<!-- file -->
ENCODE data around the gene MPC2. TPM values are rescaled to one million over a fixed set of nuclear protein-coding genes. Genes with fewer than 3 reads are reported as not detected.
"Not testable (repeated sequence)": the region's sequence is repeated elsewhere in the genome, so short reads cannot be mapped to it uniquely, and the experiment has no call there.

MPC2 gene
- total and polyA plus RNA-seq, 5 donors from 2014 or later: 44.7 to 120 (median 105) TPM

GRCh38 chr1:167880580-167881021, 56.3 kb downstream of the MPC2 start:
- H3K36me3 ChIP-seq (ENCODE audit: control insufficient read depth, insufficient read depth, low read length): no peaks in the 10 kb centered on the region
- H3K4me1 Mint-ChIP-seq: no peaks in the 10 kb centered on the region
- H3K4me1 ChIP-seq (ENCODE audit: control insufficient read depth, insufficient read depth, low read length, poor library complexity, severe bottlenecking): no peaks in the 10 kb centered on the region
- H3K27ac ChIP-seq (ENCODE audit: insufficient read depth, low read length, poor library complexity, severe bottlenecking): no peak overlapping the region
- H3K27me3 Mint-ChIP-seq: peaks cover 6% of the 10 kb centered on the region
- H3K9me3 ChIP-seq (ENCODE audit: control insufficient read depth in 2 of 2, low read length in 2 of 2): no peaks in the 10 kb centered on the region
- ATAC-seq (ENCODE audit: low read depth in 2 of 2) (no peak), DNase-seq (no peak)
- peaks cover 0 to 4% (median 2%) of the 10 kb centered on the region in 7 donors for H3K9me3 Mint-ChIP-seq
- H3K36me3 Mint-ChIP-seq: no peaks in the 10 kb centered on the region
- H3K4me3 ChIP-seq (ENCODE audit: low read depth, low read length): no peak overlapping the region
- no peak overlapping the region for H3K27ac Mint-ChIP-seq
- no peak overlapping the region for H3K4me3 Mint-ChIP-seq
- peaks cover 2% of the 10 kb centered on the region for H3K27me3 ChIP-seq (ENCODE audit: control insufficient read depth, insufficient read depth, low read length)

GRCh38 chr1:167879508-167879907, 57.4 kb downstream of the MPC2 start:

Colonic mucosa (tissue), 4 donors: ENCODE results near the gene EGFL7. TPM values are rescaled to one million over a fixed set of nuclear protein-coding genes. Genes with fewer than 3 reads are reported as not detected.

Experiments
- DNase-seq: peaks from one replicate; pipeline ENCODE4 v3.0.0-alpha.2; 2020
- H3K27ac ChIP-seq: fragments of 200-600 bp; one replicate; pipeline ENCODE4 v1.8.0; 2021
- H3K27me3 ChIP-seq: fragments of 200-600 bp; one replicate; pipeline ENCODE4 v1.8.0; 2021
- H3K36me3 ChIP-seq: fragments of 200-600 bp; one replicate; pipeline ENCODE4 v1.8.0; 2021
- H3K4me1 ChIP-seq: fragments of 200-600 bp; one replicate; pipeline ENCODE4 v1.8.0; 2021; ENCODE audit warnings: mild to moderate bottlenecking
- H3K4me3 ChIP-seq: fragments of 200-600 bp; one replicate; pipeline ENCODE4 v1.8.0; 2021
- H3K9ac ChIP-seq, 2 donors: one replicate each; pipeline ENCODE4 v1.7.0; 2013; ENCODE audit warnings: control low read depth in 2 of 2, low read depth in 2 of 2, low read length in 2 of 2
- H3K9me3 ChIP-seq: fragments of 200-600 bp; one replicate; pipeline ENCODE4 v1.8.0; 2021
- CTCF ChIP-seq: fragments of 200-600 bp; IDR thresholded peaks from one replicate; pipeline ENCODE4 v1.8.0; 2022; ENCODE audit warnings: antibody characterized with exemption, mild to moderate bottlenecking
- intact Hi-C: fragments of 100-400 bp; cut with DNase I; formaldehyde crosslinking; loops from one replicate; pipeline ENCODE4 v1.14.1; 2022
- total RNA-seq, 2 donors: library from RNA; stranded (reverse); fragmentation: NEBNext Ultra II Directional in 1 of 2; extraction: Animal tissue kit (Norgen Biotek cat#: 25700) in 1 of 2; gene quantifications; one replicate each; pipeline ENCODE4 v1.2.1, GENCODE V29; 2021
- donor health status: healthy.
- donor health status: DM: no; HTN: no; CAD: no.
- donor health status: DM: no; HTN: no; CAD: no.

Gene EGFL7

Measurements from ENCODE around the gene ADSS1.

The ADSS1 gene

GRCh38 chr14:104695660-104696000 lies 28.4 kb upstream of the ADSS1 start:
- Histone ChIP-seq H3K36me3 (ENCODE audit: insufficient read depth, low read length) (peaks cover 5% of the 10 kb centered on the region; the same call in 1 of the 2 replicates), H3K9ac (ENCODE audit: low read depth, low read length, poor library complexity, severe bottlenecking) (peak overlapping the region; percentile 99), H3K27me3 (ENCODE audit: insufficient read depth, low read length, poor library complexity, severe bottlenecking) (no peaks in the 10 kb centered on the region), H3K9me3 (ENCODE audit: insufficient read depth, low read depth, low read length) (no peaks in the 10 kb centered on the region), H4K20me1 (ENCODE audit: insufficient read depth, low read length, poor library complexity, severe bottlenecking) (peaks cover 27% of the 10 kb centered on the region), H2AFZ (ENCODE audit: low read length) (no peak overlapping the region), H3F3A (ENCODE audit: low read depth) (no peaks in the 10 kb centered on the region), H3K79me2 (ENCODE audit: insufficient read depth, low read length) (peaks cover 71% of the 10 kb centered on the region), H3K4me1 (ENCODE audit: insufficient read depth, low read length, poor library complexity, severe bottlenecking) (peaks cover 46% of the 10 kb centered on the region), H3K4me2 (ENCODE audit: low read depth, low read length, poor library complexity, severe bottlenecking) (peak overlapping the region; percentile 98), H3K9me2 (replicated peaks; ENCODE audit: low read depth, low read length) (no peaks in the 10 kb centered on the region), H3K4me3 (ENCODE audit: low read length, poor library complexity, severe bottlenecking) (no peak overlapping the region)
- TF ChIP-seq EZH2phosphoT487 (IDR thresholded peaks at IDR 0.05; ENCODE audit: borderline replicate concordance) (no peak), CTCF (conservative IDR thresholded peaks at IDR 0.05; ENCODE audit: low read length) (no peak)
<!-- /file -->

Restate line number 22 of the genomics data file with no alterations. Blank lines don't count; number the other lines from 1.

- DNase-seq: peaks from one replicate; pipeline ENCODE4 v3.0.0-alpha.2; 2020